Government regulation is part of almost every area of business life. Businesses need to conceive a way to stay on top of all these regulations coming from all directions. In the past, businesses would hire a few people to oversee compliance of these government rules and regulations. As regulations increased, these few people became a department. This department model served businesses well for quite some time, but after the fraud scandals of Enron and WorldCom, where internal accounting practices kept hidden key facts from the board of directors, the Sarbanes-Oxley Act became law. This act, commonly known as SOX Act, requires public companies to be audited by independent companies.
Of course, this is just one example of the ever-increasing onslaught of regulations, and these regulations are not limited to publicly traded companies. All companies must deal with federal, state and local laws in areas of business ethics, sexual harassment, data privacy and security, risk management, diversity and inclusiveness, to name just a few of the litany of areas where regulators behind dozens of agencies with acronyms are involved.
The new regulation and compliance paradigm call for a more comprehensive model to address compliance. The compliance industry has moved away from the generally accepted term of “GRC” (Governance, Risk, and Compliance) into a new term called Integrated Risk Management (IRM). This change, which has now been widely adopted, is not just a new label or a semantics exercise, but rather a philosophical shift in addressing compliance. Just like Edwards Deming, the famous management consultant, helped transform Japanese manufacturing into a global leader by making quality everyone’s business, Integrated Risk Management, is transforming the way businesses address compliance, shifting the responsibility from a “compliance department” to a company-wide job and responsibility.
Gartner defines Integrated risk management (IRM) as “a set of practices and processes supported by a risk-aware culture and enabling technologies, that improves decision making and performance through an integrated view of how well an organization manages its unique set of risks.” The key takeaway from that definition is the term “risk-aware culture,” which places the importance of compliance almost at the level of the mission statement of the organization.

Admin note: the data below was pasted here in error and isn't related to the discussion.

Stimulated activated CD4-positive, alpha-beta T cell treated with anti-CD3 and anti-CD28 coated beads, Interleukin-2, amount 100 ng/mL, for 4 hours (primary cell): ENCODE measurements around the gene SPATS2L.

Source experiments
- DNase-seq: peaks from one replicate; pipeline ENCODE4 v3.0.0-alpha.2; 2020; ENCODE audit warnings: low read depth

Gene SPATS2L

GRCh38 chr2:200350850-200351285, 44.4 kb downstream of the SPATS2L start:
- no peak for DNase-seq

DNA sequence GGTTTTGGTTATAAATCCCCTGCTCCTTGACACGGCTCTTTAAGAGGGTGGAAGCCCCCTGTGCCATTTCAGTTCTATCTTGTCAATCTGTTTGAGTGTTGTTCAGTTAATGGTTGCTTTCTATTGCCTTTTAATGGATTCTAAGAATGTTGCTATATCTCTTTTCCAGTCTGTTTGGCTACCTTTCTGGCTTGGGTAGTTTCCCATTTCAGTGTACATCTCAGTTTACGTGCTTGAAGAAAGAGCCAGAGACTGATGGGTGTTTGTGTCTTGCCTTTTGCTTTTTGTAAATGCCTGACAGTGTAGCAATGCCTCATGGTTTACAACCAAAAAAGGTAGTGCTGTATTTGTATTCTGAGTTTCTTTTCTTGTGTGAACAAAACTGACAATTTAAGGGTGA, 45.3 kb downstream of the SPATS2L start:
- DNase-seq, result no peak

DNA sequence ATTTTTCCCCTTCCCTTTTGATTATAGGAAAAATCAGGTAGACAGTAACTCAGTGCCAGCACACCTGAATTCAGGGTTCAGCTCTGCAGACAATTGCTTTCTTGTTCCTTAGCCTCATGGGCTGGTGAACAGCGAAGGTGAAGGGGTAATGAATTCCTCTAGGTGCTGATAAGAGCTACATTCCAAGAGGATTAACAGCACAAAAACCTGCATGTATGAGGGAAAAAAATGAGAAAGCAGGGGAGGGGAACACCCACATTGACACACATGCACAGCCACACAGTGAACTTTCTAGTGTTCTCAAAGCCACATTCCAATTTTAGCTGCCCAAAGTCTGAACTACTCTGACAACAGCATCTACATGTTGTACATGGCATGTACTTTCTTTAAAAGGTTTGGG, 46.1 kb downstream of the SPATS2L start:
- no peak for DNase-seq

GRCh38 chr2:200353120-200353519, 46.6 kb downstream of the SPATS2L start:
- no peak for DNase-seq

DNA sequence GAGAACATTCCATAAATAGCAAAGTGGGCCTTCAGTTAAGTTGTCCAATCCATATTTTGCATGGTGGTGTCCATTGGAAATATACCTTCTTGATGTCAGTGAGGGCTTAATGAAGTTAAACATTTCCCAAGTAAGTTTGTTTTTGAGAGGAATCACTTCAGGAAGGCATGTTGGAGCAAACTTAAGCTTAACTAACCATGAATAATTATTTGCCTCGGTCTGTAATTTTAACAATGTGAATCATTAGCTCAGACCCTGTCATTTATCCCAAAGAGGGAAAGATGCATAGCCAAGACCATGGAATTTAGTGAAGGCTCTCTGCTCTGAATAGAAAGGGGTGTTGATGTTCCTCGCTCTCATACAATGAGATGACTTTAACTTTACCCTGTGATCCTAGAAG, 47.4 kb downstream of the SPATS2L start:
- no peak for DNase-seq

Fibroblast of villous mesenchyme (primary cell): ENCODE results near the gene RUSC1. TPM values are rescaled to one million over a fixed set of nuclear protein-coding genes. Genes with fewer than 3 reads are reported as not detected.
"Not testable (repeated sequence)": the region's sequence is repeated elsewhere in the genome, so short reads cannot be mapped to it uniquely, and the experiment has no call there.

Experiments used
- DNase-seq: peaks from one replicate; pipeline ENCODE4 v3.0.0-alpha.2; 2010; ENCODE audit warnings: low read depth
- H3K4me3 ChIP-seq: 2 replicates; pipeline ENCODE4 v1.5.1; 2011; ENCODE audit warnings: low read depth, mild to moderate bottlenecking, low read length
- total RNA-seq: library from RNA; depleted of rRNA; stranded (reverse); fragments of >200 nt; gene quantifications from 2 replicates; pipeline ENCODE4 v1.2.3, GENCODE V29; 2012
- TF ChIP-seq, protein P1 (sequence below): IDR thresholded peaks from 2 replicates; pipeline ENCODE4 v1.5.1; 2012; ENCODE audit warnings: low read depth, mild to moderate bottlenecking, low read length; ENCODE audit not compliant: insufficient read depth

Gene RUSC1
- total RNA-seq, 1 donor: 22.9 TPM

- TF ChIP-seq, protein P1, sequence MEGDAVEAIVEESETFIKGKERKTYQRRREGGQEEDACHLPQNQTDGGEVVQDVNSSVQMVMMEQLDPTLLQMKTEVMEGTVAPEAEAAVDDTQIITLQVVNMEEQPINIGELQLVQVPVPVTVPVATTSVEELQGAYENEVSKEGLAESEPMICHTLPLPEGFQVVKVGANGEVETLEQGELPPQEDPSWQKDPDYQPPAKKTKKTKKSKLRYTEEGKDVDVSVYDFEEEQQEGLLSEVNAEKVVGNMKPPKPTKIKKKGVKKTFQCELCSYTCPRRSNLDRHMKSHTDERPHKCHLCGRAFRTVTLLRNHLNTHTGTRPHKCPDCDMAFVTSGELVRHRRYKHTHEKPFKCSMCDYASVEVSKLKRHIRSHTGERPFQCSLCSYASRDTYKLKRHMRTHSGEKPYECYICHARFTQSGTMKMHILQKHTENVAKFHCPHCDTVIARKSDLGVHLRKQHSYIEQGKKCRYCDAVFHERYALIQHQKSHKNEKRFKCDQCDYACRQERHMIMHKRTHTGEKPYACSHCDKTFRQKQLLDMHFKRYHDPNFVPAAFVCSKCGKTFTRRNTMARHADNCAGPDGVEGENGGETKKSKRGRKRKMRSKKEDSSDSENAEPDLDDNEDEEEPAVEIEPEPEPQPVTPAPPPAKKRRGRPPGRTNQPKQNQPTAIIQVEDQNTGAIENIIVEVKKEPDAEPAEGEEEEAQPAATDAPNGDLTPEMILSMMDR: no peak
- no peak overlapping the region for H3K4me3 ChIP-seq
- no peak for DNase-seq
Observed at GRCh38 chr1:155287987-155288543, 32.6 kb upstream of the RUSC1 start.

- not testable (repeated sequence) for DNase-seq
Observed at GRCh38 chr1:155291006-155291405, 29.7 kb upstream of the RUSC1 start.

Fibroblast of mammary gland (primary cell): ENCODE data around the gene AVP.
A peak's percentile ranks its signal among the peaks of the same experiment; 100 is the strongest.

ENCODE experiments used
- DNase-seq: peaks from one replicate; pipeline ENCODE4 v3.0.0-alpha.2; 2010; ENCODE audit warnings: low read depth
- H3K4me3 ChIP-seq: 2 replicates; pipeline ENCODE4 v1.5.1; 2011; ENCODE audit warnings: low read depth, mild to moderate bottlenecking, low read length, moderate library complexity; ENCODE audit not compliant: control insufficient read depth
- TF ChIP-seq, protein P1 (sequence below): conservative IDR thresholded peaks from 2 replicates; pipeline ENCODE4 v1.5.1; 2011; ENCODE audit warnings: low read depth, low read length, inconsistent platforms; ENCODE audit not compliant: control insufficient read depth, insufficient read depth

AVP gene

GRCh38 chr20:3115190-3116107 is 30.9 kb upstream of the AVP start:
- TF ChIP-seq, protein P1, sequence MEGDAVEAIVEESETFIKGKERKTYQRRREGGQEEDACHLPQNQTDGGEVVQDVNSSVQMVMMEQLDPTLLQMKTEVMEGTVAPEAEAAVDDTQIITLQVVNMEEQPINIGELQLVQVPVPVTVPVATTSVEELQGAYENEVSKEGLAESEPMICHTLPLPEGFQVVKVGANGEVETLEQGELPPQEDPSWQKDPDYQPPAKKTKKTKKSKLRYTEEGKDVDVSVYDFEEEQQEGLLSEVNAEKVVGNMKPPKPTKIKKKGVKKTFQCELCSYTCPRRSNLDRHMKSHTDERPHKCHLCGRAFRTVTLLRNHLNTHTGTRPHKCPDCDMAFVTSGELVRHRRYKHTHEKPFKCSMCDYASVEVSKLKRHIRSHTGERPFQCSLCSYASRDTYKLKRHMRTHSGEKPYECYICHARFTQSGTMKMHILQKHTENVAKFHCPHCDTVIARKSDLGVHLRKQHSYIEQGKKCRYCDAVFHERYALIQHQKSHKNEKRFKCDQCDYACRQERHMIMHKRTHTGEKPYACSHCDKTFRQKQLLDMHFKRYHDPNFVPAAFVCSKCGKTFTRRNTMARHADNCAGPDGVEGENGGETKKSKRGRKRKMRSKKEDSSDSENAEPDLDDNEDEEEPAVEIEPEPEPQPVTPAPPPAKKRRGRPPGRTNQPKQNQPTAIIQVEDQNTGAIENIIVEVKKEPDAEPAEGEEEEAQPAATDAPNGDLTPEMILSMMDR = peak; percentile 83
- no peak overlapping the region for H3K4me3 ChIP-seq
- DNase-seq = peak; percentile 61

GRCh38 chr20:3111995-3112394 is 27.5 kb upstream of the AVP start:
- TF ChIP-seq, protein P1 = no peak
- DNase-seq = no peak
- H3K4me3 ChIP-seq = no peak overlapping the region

The Fishbowl Effect
Gone are the days where companies could keep scandals or even compliance issues private. The Internet, and specifically, social media have made this an impossible task. Any transgression is published and communicated faster than can be addressed by the public relations department of the organization. The most effective and efficient public relations approach is not to put out fires, but rather to prevent them from happening. Therefore, a risk-aware culture and a properly trained organization in compliance is vital.
The Future of Compliance
Every election cycle, the topic of regulation is invariably discussed and debated, one side discusses the need for more regulation, while the other side may promise a reduction in regulation. One thing is certain, there is more regulation now than any time in history. The trend on future regulation is inexorably increasing and the importance of compliance for a business is equally increasing. A separate, distinct “compliance department” is akin to a “performance department”. Companies that thrive will have both a performance culture and a compliance culture, and these areas cannot be relegated to just one department.